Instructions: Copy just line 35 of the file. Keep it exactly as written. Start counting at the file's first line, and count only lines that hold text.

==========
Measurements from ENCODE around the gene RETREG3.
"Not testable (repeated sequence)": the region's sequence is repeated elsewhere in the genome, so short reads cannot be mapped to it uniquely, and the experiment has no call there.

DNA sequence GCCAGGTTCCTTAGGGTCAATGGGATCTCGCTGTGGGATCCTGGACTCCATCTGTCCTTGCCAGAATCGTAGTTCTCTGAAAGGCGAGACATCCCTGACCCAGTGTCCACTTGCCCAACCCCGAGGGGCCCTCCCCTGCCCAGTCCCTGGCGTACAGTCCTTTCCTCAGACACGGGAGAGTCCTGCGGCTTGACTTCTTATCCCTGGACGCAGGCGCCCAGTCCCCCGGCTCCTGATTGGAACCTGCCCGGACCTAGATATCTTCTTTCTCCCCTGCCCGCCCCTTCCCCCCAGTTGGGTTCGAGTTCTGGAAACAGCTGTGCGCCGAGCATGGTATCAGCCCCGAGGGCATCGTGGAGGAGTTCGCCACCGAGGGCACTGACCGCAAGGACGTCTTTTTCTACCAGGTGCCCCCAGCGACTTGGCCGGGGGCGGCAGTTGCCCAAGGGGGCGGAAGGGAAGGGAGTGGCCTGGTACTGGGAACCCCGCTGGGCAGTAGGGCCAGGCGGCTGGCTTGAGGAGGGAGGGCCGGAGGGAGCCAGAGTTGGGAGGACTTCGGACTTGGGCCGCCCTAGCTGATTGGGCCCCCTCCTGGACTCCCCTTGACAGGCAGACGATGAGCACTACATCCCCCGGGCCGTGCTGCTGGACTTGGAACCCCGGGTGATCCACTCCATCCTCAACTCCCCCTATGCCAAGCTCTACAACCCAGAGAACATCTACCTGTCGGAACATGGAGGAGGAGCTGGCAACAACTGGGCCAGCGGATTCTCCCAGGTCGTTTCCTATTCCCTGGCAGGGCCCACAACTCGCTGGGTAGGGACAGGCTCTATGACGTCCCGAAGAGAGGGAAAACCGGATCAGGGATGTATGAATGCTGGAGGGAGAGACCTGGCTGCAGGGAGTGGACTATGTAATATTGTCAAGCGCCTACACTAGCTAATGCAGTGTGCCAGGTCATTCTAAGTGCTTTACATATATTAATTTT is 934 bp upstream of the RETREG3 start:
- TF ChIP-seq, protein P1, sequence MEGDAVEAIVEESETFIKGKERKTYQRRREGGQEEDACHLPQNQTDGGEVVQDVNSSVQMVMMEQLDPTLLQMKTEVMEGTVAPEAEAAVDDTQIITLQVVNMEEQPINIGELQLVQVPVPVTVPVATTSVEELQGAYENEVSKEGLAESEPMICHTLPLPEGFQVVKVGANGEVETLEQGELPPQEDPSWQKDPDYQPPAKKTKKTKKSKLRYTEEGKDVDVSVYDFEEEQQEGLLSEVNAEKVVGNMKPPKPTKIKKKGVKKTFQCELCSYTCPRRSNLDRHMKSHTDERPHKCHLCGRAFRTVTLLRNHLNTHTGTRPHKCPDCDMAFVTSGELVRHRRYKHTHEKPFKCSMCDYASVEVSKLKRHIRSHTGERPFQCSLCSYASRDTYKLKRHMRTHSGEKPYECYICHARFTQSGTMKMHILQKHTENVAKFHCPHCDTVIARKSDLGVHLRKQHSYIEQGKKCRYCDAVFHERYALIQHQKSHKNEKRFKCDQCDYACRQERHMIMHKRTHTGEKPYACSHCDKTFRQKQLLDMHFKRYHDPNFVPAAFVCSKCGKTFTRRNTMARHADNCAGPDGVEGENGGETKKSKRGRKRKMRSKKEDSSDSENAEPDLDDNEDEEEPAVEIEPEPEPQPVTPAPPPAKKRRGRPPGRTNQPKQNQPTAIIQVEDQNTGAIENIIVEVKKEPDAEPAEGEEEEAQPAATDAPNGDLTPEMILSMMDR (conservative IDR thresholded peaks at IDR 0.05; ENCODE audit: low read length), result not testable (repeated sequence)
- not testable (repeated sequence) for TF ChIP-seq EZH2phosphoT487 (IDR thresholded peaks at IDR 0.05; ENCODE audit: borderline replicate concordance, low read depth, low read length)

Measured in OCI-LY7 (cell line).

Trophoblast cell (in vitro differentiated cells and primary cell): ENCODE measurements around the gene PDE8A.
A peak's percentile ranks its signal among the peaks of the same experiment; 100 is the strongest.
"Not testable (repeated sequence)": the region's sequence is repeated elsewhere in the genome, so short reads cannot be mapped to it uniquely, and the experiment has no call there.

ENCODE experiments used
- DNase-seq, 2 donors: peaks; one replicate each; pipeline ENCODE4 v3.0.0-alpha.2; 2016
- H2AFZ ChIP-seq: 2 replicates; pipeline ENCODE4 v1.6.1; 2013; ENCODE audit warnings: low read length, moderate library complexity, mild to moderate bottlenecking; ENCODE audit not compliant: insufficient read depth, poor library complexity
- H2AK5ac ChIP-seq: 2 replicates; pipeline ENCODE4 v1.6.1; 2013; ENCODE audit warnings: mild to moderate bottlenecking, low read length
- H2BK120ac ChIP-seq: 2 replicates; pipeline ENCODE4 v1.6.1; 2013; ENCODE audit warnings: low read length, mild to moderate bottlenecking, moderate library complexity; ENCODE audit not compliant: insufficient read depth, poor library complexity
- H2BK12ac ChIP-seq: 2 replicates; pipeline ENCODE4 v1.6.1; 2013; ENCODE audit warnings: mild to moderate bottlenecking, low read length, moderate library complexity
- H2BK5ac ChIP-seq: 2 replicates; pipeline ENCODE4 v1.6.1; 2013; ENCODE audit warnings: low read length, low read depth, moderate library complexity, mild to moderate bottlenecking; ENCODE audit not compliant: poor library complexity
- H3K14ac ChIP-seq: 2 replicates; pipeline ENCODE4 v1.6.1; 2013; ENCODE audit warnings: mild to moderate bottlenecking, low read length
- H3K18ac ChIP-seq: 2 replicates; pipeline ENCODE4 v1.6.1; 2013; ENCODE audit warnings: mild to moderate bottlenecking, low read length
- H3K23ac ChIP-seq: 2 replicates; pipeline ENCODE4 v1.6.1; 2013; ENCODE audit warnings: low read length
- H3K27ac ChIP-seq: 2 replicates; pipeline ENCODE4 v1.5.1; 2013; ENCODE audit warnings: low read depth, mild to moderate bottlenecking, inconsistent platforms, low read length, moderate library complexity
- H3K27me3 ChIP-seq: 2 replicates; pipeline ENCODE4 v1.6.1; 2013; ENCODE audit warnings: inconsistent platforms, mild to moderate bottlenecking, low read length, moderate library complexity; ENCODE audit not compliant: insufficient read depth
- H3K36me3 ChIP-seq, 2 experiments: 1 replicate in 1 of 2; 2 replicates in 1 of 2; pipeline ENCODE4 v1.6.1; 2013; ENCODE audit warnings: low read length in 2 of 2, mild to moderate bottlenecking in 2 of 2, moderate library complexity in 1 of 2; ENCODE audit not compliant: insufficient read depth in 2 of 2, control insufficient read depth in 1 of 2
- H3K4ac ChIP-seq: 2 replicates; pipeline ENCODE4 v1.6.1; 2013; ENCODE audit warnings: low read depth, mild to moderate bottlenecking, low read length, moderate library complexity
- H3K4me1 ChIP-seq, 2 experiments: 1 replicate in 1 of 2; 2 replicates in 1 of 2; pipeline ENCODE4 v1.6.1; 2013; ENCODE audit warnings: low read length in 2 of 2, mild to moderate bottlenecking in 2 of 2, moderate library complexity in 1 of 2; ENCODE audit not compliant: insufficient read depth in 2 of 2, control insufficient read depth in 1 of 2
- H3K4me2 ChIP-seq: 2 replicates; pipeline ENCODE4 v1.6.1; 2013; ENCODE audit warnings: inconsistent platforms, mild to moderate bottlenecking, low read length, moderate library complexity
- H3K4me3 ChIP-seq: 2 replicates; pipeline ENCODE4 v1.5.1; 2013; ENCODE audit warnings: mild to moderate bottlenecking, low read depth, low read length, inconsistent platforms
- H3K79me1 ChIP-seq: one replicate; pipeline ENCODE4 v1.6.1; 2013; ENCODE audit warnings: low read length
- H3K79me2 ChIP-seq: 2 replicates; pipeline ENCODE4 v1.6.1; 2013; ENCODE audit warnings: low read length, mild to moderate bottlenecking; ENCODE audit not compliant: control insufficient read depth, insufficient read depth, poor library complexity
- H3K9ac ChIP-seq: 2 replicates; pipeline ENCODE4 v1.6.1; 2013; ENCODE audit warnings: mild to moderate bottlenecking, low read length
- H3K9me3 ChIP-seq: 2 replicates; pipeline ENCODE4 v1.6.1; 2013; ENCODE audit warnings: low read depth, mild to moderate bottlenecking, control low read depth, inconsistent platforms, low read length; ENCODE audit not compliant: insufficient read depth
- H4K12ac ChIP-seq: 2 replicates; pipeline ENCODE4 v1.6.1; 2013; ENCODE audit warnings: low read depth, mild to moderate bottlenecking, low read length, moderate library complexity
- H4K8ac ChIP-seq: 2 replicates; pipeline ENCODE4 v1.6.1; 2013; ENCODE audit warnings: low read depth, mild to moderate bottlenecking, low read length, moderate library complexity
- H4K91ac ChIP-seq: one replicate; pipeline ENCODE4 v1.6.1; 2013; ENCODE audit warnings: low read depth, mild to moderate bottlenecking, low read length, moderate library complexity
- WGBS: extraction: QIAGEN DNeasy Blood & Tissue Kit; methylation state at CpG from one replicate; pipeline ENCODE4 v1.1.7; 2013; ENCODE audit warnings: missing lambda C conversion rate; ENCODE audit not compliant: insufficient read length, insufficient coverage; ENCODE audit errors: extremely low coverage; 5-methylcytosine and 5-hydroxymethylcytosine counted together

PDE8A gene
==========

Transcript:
PDE8A gene